27. In the case reported in the fourth volume of the Bombay High Court Reports, p. 25 Parvatikom Dhondiram v. Bhikukom Dhondiram it was ruled that incontinence excludes a widow from succession to her husband’s estate, but nothing short of actual infidelity; if, however, the inheritance becomes vested in the widow it is not by Hindu Law liable to be divested, unless her subsequent incontinence be accompanied by loss of caste unexpiated by penance and unredeemed by atonement. Of cases decided by this Court, the only ones which have been pointed out are those noted.+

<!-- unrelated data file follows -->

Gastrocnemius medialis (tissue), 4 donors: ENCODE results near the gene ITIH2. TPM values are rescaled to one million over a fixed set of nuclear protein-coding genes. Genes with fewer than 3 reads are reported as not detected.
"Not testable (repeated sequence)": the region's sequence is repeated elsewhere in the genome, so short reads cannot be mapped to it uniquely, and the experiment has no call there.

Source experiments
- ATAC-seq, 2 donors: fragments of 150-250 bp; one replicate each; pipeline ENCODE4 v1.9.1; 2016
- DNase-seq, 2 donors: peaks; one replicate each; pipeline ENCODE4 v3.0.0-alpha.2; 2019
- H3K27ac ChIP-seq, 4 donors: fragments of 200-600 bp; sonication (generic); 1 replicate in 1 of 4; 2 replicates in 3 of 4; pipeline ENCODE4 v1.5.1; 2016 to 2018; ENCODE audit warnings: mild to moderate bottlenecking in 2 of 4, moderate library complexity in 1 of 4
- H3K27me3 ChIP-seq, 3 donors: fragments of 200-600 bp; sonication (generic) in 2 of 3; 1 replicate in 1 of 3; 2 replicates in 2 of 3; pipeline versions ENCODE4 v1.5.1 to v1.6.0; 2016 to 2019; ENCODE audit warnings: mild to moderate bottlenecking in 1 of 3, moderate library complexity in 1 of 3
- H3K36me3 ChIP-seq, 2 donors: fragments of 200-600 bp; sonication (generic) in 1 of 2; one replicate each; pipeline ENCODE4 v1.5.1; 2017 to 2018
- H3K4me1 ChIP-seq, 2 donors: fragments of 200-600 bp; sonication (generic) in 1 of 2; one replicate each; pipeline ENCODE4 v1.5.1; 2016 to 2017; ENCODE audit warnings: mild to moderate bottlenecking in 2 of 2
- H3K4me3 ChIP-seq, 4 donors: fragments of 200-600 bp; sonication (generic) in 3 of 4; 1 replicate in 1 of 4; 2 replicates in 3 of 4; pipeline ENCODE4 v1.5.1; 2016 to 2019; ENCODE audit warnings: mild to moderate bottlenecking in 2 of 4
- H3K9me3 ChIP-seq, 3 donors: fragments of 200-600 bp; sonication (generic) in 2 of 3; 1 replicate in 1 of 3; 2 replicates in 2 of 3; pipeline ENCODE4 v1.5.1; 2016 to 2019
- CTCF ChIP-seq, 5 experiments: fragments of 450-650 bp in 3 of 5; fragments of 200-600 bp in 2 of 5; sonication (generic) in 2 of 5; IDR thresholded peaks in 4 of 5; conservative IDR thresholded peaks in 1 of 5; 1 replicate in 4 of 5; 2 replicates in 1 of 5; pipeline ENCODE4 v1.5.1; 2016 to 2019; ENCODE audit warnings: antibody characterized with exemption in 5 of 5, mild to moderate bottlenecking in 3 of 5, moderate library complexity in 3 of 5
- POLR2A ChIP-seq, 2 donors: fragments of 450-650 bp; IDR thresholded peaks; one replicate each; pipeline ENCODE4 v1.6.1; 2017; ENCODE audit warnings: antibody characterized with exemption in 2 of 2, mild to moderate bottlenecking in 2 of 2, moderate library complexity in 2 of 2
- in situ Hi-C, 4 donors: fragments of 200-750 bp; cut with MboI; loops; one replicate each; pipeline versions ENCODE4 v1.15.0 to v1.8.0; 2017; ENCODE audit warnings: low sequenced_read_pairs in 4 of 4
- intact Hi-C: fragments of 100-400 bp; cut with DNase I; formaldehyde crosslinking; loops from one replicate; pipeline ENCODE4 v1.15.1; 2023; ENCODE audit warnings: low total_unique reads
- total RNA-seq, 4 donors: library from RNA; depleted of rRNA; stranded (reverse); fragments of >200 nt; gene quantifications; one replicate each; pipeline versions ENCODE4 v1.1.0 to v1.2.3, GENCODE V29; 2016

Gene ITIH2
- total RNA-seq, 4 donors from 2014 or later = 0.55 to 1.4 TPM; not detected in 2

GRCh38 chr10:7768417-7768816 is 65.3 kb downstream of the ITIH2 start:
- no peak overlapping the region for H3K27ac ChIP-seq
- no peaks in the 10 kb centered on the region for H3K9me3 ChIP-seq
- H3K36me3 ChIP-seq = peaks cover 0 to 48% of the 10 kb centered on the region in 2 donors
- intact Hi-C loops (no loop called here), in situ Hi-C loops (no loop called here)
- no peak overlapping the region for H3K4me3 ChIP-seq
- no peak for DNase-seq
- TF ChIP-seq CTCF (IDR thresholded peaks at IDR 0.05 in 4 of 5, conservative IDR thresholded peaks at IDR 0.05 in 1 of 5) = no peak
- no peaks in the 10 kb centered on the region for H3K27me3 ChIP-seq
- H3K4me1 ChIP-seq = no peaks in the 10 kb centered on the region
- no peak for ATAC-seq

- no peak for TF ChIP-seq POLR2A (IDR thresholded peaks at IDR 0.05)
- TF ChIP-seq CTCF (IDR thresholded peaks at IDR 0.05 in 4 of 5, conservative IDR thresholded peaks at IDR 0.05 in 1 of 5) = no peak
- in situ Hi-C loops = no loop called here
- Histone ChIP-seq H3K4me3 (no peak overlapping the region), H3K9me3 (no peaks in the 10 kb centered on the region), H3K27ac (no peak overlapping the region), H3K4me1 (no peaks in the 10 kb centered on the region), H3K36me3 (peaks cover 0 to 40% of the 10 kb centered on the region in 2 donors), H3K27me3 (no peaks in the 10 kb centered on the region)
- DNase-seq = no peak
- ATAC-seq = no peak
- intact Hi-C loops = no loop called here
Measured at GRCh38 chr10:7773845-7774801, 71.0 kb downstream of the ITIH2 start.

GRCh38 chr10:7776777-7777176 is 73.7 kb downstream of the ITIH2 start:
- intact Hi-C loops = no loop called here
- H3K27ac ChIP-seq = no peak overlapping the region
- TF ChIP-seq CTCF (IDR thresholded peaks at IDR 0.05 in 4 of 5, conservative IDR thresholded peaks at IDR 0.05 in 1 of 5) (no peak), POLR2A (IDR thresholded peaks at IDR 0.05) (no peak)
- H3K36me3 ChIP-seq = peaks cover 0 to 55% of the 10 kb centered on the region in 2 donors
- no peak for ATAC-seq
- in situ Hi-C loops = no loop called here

28. The first was a case in which a Hindu widow held a share of ancestral property in an undivided estate for her maintenance. She deserted her husband’s family and lived with a paramour. The Pandit consulted by the Judge was of opinion that she forfeited the share by reason of unchastity, but was still entitled to maintenance. The Sudder Court decided that the share was forfeited, on the authority of the Pandit of the Court, that “if a wife be unfaithful to her husband whilst she lives with him, or forsakes his home, she is in no way entitled to any part of his property or to maintenance; nay, her stridhan and her jewels should be taken from her, and she should be banished from her husband’s house.” This exposition of the law refers clearly to the case of unchastity during the husband’s lifetime, though the Court held it applicable to a subsequent state, but the case is not precisely in point, as it refers to a share given for maintenance in an undivided family, and not to the estate a widow takes in a separated family. The other case was where a widow had been put in possession, on partition, after her husband’s decease, of a share of the joint ancestral property, and had subsequently become unchaste and the question decided was in respect of her power to make a valid devise of the property; it was held she could not do so, the Court remarking “it is not contested that, admitting the fact of misconduct, the deed of gift was altogether illegal.” The decision therefore does not directly decide the point before us, and both cases have reference to shares taken by widows for maintenance in estates held by co-proprietors, and will afford no certain rule for the case under discussion.